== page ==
Woman sues Fireball maker Sazerac for promoting whiskey ‘flavored’ alcohol
It might be not the precise deal — but it surely absolutely was value a shot.
A girl is taking the Sazerac Company — which makes alcoholic drinks along with Fireball Whisky — to courtroom over what she claims is misleading packaging after discovering mini bottles of Fireball Cinnamon Whisky don’t really comprise whiskey.
Anna Marquez filed a lawsuit in Illinois on Jan. 7 after discovering the drink is unquestionably a malt beverage flavored like whiskey and by no means really whiskey — calling it “deceptive labeling on Fireball Cinnamon.”
The mini, 3.4 oz. bottles of Fireball Cinnamon are purchased in retailers that aren’t licensed to advertise liquor — much like supermarkets or gasoline stations — with the lawsuit alleging the labels between the two drinks are “almost identical,” no matter one containing whiskey and one not.
“[Consumers] will think the Product is a malt beverage with added (1) natural whisky and (2) other flavors,” the swimsuit reads. “What the label means to say is that the Product contains ‘Natural Whisky Flavors & Other Flavors,’ but by not including the word ‘Flavors’ after ‘Natural Whisky,’ purchasers who look closely will expect the distilled spirit of whisky was added as a separate ingredient.”
The class movement notes whiskey is a distilled spirit, whereas a malt beverage relies on fermentation with a neutral base to which flavors and coloration — notably “caramel” — are added.
The Post has reached out to Sazerac for comment.
“While federal and identical state regulations allow the Product’s use of the distilled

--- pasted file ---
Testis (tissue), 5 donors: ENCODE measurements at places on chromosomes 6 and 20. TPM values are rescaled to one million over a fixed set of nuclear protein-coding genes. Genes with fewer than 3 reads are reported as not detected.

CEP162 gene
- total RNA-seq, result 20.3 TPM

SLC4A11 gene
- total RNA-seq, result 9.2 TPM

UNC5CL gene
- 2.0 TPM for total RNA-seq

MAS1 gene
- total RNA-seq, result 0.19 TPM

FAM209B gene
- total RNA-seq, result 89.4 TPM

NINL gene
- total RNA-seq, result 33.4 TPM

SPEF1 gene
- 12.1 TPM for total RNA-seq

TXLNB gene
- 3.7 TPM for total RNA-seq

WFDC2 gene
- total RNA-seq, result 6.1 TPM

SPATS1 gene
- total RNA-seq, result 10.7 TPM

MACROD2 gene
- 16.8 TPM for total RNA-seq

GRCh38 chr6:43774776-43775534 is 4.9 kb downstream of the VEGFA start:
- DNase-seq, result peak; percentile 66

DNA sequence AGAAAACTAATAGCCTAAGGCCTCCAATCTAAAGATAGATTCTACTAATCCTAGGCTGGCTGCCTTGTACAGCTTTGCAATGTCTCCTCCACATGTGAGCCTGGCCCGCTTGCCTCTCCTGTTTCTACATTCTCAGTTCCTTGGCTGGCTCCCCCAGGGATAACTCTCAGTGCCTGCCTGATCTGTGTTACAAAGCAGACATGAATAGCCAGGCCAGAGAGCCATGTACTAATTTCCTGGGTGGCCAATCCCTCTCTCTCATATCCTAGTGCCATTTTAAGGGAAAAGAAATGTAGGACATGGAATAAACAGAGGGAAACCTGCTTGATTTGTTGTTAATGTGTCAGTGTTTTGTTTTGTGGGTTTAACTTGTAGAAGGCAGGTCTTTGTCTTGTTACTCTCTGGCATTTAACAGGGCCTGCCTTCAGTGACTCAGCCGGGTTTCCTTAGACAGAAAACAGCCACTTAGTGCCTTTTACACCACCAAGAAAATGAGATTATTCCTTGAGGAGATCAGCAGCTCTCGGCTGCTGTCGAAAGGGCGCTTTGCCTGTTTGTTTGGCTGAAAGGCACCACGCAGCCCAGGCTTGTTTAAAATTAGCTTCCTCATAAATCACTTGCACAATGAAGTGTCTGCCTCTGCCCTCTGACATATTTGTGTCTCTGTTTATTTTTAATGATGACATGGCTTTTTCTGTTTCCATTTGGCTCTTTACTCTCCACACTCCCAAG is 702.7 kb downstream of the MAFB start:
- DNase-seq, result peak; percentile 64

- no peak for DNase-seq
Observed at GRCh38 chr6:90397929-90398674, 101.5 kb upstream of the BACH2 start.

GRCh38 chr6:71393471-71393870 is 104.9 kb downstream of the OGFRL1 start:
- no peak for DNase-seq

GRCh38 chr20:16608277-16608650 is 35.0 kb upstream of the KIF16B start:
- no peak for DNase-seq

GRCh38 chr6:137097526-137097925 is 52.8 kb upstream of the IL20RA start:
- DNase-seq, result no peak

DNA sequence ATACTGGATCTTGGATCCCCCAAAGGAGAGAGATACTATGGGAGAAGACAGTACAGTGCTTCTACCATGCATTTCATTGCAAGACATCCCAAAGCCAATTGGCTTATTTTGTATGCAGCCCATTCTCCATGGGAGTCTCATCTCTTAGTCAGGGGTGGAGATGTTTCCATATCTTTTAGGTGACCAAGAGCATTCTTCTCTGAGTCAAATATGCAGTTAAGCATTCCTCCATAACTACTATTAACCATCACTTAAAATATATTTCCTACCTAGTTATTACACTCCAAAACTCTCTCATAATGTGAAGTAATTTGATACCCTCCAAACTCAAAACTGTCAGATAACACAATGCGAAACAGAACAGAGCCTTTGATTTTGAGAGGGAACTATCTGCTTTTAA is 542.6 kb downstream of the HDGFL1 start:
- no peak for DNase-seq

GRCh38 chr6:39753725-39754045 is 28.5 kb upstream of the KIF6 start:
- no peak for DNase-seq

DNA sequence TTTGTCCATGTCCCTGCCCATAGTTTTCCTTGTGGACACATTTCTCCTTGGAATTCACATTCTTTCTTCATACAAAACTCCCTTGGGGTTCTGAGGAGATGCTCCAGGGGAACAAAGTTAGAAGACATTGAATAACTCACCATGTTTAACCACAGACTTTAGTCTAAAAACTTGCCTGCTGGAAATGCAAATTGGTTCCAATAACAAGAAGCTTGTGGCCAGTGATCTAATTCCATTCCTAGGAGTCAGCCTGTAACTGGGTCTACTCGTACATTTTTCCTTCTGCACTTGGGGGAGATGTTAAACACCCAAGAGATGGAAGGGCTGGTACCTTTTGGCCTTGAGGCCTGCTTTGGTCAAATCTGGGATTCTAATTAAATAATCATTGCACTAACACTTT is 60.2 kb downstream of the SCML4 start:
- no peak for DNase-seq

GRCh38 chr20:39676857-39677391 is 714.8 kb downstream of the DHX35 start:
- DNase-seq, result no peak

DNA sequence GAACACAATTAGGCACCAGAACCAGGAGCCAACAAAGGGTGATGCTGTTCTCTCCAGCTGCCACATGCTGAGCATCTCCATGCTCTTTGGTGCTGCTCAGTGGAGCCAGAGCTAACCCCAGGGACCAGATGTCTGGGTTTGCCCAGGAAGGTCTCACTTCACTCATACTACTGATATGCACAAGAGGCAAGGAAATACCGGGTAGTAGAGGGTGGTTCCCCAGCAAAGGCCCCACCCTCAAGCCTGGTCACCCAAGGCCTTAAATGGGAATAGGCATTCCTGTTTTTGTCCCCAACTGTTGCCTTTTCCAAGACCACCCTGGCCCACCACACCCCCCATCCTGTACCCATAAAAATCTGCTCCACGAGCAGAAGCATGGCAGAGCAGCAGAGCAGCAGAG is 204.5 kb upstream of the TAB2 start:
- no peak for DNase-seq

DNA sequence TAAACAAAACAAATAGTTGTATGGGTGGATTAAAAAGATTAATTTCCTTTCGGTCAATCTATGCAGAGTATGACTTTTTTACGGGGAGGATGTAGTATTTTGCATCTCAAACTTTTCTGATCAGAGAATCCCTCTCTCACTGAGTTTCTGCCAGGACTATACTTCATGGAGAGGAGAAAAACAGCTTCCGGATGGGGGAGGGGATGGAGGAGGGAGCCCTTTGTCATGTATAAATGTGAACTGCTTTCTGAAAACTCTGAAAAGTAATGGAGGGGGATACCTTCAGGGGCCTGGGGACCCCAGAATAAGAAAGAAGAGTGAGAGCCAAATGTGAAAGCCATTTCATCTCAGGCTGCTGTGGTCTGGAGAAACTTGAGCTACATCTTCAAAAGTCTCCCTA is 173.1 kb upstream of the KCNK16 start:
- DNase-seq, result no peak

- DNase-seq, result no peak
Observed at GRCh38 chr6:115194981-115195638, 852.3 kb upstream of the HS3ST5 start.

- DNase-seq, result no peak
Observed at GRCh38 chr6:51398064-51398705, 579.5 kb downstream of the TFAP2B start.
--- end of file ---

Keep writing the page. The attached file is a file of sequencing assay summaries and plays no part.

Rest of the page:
spirit brand name of Fireball, they prohibit the overall misleading impression created as to
‘Fireball Cinnamon’ version,” the swimsuit supplies.
The swimsuit moreover known as the bottle’s good print describing the contents as a “clever turn of phrase,” noting buyers assume the phrase “With Natural Whisky & Other Flavors” will study as two separate devices: “Natural Whisky” and “Other Flavors,” which implies the drink accommodates “natural whisky flavors.”
“They will think the Product is a malt beverage with added (1) natural whisky and (2)
other flavors,” the swimsuit says.
Fireball whiskey is 33% alcohol, whereas Fireball Cinnamon Whisky accommodates 16.5% alcohol.
The lawsuit claims to characterize “more than 100” plaintiffs — together with Marquez — who allegedly bought the merchandise at “thousands of stores including grocery stores, big box stores, gas stations and convenience stores.”
The lawsuit states the plaintiff is in the hunt for $5 million in compensation for the “controversy.”
The class movement is representing anyone who purchased the drink in Illinois, North Dakota, Wyoming, Idaho, Alaska, Iowa, Mississippi, Arkansas, Kansas, Arizona, South Carolina and Utah.
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